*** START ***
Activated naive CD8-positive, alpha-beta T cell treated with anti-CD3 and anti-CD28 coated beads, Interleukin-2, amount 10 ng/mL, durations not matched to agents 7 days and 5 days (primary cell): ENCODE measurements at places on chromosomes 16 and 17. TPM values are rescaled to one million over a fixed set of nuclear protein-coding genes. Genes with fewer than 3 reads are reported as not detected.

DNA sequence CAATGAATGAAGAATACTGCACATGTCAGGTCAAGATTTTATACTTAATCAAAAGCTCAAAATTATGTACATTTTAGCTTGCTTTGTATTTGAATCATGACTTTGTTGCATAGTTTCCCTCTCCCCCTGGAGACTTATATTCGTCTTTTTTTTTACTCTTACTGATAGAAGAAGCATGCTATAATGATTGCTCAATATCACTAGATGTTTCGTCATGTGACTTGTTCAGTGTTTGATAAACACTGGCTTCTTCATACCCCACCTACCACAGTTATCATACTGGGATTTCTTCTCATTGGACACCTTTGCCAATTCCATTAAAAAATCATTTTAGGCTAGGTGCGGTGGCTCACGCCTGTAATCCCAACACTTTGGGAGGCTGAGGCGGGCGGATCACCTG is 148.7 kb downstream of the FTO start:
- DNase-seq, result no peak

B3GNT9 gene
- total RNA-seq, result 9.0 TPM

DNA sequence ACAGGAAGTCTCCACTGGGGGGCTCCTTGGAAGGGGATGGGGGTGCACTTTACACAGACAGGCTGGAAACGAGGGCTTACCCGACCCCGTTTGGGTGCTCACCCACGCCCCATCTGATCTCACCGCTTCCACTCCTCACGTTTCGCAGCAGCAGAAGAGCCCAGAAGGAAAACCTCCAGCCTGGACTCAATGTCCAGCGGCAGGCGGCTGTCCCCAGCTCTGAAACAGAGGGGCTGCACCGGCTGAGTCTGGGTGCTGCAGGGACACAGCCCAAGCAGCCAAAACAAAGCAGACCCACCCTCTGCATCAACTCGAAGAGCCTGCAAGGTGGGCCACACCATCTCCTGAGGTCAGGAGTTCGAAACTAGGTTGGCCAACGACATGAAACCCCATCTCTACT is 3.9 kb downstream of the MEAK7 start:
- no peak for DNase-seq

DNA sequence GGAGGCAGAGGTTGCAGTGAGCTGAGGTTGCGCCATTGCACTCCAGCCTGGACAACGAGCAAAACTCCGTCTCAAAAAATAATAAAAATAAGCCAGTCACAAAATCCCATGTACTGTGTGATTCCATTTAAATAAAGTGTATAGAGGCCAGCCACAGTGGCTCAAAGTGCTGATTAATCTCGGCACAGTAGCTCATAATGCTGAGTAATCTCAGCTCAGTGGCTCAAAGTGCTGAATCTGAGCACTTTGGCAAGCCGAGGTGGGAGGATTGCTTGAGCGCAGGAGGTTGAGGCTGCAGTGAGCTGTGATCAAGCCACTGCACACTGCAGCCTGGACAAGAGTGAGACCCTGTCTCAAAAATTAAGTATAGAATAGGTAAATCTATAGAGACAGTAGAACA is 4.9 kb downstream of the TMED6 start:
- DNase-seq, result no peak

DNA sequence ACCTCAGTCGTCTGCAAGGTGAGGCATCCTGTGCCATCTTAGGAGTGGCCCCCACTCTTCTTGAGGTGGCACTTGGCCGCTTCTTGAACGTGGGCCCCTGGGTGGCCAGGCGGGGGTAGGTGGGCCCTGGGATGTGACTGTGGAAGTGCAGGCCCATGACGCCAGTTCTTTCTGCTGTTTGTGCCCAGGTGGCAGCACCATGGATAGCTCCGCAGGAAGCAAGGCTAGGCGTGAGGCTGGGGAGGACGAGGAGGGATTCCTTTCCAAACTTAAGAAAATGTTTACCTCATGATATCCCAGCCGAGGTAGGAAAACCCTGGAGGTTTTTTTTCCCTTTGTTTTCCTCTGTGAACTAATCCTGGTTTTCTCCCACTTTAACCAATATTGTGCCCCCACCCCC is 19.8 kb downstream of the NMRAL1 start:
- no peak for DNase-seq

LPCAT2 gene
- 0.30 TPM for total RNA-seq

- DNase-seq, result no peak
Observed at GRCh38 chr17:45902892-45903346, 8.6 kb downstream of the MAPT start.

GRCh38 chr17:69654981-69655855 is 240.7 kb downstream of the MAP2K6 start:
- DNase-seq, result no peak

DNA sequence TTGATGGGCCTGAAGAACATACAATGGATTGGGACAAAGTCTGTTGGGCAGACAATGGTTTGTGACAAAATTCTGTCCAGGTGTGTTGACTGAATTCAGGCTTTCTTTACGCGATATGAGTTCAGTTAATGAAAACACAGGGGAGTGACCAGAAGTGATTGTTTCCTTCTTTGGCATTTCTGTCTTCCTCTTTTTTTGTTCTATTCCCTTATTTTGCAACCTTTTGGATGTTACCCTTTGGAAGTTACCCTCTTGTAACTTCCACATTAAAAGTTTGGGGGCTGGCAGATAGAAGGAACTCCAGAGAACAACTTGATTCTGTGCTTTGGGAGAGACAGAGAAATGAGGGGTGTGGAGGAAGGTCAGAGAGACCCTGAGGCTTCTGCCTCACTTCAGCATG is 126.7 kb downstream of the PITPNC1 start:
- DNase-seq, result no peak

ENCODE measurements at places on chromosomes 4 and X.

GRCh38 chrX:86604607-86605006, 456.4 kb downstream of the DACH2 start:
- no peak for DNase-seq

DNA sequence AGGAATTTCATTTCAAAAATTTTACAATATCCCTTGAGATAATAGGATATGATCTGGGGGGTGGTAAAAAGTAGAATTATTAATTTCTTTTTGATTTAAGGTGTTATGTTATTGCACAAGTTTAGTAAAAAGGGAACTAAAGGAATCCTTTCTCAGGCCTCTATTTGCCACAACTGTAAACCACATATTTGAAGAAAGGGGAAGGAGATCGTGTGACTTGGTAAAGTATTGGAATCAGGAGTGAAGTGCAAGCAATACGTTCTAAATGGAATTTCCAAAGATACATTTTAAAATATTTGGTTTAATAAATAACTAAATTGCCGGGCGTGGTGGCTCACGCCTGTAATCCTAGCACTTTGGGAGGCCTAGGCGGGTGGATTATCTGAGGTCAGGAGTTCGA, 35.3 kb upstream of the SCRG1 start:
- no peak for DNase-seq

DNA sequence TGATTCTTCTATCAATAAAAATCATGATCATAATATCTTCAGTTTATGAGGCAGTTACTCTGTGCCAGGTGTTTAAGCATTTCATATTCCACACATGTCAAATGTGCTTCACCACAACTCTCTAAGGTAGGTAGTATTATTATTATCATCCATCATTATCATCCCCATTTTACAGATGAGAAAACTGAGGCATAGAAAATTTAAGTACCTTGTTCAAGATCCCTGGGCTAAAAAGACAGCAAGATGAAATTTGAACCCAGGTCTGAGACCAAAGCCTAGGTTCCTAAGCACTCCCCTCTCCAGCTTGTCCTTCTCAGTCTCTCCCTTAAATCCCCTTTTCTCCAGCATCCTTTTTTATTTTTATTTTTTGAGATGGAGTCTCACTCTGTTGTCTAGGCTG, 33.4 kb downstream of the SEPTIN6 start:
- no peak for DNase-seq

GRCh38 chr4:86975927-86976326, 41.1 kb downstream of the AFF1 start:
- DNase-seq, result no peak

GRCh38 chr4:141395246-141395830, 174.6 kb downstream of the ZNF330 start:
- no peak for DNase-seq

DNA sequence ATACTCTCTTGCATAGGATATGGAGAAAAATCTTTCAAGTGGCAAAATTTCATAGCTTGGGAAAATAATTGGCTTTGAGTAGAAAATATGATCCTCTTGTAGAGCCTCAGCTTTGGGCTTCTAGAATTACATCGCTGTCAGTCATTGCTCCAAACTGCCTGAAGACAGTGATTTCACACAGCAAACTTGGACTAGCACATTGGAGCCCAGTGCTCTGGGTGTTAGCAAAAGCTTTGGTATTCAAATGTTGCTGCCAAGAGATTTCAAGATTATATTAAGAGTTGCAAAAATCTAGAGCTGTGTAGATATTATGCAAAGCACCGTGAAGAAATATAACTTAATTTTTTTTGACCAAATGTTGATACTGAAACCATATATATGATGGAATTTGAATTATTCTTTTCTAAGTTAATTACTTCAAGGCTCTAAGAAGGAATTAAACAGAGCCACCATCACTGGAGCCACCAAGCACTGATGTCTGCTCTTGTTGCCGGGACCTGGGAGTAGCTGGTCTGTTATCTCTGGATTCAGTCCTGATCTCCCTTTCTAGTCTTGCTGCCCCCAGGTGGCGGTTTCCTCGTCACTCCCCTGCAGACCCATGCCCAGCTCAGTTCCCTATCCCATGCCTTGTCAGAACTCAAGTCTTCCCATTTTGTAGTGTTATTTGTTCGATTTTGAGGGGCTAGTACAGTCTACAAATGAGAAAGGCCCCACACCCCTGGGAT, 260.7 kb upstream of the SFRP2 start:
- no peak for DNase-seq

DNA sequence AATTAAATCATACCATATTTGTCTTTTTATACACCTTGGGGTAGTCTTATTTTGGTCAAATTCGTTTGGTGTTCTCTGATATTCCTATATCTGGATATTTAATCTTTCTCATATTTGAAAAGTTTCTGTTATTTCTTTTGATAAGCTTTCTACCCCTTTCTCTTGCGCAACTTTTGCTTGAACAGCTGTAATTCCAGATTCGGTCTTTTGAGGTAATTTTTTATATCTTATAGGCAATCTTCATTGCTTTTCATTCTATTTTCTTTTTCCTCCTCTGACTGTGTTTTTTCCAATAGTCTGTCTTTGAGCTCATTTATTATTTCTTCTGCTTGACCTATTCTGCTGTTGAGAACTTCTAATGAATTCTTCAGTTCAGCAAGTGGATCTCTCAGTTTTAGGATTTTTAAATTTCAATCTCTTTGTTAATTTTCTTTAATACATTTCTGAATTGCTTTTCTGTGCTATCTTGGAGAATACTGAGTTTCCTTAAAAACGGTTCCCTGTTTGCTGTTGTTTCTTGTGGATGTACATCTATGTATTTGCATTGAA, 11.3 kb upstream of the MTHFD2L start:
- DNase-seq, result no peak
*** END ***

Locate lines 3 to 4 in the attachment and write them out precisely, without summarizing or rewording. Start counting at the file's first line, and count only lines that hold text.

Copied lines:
- DNase-seq, result no peak

B3GNT9 gene